The Federal Reserve projects the unemployment rate will stay elevated until late 2015, suggesting it will keep short-term interest rates low for the next three years.
The latest economic forecasts released Wednesday after the Fed's final meeting of the year were little changed from September. But they coincided with a new communication strategy announced by the Fed that links future interest rate hikes with unemployment below 6.5 percent.
The unemployment rate was 7.7 percent in November.
The central bank said that it expects economic growth to improve next year but that it will be no stronger than 3 percent. Growth could increase to 3.5 percent in 2014 and 3.7 percent in 2015.
Unemployment will fall no lower than 7.4 percent next year and 6.8 percent by the end of 2014, the Fed projects. The earliest the Fed sees unemployment dropping below 6.5 percent is the end of 2015.
The Fed said it plans to keep its key short-term interest rate near zero as long as unemployment remains above 6.5 percent and inflation is expected to stay below 2.5 percent.
The latest forecast projects inflation will stay at or below 2 percent for the next three years. That gives the Fed more leeway to pursue aggressive stimulus measures.
In an effort to drive the unemployment rate lower, the Fed said after its meeting that it will spend a total of $85 billion a month to sustain an aggressive drive to keep long-term interest rates low. The goal is to encourage more borrowing and spending, which drives economic growth.
The Fed said it will continue buying bonds until the job market shows substantial improvement.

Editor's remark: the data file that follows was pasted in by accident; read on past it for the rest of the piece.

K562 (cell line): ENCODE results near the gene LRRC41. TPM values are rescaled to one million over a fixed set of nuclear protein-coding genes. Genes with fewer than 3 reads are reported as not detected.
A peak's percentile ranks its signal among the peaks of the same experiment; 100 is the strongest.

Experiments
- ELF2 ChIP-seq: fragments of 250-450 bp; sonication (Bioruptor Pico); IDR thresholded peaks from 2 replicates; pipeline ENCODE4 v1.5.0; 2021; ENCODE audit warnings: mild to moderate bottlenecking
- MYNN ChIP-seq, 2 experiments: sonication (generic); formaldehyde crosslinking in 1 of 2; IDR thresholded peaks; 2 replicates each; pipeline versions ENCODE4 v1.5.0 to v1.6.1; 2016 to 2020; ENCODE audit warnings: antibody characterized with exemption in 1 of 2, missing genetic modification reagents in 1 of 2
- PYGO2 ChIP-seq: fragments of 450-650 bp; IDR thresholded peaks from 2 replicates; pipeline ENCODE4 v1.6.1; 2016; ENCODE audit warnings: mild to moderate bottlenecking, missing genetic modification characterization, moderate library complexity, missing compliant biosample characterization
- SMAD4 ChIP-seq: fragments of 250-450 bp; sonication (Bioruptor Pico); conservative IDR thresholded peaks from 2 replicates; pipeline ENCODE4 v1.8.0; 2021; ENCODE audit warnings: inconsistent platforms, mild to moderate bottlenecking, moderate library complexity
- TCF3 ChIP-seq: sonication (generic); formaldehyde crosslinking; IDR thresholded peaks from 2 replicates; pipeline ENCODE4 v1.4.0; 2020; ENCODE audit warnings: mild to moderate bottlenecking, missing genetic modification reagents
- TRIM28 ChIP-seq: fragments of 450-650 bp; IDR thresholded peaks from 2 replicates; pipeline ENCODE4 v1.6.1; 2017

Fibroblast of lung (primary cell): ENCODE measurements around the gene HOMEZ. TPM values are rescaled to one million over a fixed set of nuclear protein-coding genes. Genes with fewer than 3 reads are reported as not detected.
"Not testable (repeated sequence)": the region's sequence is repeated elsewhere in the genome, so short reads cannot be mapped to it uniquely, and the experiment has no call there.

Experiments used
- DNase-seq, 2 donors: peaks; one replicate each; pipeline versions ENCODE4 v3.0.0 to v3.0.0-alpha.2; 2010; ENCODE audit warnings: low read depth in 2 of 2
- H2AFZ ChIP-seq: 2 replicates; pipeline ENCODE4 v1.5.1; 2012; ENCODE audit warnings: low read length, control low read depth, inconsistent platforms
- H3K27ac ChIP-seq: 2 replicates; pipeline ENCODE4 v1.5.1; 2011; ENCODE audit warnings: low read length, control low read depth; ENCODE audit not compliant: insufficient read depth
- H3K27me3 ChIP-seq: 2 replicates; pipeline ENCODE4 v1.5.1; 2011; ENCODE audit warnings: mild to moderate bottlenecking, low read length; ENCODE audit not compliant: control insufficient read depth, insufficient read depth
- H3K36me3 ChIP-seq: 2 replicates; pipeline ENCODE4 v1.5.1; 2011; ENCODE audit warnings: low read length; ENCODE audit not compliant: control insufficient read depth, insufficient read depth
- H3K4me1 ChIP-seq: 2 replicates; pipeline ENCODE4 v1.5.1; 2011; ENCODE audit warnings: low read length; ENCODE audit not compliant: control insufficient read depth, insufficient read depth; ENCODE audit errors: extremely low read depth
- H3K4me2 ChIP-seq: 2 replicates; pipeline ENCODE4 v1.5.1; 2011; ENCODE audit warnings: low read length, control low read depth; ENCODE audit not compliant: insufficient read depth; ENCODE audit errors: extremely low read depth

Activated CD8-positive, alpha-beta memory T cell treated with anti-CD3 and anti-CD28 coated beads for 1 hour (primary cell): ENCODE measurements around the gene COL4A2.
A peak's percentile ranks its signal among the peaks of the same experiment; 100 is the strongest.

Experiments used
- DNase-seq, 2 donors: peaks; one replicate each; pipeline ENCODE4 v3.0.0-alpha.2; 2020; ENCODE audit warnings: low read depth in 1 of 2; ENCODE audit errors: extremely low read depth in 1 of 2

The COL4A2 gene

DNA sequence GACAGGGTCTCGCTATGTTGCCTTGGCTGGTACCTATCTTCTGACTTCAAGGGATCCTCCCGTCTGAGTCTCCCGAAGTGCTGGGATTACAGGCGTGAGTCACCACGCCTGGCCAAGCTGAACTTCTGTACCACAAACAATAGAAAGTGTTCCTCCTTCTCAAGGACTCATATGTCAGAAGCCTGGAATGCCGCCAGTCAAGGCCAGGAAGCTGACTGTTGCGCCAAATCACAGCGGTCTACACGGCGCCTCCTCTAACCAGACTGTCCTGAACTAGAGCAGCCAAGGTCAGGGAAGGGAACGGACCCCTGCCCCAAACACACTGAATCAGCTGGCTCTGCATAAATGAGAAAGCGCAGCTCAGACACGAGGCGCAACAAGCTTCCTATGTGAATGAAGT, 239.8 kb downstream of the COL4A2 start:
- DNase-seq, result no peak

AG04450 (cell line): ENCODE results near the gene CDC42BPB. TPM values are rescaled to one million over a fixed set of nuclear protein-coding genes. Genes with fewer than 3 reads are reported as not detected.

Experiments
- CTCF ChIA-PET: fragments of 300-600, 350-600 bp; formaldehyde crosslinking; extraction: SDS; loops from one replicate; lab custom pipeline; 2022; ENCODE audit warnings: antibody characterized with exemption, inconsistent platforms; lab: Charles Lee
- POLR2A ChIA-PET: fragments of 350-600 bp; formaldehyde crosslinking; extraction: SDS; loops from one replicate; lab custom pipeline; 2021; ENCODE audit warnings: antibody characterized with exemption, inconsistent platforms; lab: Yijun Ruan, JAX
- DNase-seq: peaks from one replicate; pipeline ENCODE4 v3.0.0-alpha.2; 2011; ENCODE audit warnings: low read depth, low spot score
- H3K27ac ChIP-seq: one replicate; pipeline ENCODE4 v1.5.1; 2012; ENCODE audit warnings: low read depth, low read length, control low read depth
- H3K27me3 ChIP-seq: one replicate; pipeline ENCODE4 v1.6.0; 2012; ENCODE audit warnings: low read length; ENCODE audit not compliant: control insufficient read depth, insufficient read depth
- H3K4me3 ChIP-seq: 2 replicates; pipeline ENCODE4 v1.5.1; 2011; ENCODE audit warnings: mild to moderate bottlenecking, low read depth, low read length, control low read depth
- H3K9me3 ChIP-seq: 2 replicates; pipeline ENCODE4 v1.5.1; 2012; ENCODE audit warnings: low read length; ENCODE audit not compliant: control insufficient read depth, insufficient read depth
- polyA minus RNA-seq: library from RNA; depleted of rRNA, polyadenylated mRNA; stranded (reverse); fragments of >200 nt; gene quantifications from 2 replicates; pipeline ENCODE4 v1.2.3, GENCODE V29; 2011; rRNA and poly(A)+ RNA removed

The projections made no mention of the "fiscal cliff," the combination of tax increases and spending cuts that are set to kick next month and threaten to push the economy back into a recession. But the modest growth and gradually lower unemployment next year suggest the Fed is assuming President Barack Obama and Republican lawmakers will reach a budget deal before then to avoid the cliff.
Bernanke has warned that the Fed does not have the tools to offset the damage to the economy if it goes over the cliff.
At the same time, Bernanke has said that if an agreement can be reached that addresses the nation's long-term budget challenges without slowing the recovery in the short term, next year could be "a very good one for the American economy."
Fear of higher taxes has yet to slow hiring. Employers added 146,000 jobs last month, the government said last week. That's about the same as the average monthly gain of 150,000 in the past year.
The unemployment rate fell to a four-year low of 7.7 percent last month from 7.9 percent in October. But the decline was mostly because more people without jobs gave up looking for work. The government only counts people as unemployed if they are actively searching.
The economy grew at solid 2.7 percent annual rate in the July-September quarter, more than double the 1.3 percent rate in the April-June quarter. But many analysts believe worries about the fiscal cliff are contributing to slower growth in the current October-December quarter below 2 percent.